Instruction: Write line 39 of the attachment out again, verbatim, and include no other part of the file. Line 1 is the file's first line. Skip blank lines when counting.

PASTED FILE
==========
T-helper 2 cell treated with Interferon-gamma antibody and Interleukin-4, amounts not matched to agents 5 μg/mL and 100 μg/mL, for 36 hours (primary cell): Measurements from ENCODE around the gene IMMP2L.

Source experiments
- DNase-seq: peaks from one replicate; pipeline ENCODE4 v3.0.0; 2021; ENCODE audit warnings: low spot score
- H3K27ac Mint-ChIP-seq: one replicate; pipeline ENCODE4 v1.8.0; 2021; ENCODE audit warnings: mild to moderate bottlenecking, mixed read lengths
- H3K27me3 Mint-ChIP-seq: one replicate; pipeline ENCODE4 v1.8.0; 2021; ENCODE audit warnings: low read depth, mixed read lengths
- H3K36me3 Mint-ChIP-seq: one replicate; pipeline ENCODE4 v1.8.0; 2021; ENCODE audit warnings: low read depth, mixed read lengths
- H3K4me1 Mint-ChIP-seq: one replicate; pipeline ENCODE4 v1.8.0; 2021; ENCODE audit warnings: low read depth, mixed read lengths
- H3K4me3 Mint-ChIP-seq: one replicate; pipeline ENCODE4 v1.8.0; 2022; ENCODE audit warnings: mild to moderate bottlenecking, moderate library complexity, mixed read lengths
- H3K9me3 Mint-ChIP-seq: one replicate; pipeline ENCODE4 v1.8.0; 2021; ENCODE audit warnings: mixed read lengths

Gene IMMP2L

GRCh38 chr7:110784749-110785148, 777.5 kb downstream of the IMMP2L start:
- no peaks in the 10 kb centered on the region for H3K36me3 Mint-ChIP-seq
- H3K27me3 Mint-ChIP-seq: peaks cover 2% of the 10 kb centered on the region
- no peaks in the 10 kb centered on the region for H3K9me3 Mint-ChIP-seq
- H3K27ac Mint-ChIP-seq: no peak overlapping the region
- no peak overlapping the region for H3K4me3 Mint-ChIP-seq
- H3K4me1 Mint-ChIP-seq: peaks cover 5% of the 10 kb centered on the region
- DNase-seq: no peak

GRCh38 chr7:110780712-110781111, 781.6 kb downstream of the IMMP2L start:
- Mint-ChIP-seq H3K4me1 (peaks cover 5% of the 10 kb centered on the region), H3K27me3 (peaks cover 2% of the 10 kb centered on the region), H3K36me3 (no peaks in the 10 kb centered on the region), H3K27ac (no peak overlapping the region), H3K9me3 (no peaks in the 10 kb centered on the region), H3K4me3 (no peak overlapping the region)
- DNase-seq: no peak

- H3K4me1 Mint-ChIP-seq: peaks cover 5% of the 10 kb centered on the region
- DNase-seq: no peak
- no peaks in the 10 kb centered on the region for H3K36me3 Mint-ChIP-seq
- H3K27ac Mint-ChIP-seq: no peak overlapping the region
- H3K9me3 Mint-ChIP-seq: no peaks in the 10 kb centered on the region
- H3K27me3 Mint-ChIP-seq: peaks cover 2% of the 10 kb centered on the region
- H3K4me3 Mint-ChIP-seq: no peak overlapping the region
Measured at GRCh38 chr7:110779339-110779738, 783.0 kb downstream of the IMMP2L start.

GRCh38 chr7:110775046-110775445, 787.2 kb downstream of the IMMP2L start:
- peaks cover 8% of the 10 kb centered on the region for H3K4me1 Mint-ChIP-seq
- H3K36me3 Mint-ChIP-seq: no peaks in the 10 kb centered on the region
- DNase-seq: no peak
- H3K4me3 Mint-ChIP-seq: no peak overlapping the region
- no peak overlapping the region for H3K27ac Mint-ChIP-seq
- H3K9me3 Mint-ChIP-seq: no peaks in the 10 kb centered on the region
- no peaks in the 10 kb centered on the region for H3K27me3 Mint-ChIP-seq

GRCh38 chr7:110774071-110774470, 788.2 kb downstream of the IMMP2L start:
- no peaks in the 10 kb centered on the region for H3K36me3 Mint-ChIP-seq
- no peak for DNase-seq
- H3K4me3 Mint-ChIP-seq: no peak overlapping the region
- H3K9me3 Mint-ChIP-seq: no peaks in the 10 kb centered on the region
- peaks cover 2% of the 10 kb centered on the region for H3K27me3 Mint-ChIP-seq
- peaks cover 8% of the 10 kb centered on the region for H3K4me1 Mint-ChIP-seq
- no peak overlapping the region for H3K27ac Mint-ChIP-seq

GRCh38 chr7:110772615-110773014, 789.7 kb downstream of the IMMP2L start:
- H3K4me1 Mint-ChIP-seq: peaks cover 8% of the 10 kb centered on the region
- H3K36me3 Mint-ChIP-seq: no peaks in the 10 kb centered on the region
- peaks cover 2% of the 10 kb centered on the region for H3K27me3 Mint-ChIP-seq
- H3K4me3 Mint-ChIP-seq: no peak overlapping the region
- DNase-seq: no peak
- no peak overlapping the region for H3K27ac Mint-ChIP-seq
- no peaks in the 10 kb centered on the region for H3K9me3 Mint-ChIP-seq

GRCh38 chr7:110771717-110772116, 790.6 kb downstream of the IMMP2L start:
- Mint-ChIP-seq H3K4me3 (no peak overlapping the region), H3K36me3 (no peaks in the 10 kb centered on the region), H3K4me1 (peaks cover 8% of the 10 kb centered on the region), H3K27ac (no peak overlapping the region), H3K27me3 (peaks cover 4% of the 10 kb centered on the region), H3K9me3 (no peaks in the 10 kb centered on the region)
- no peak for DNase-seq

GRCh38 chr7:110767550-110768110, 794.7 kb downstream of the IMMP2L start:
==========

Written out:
- no peaks in the 10 kb centered on the region for H3K36me3 Mint-ChIP-seq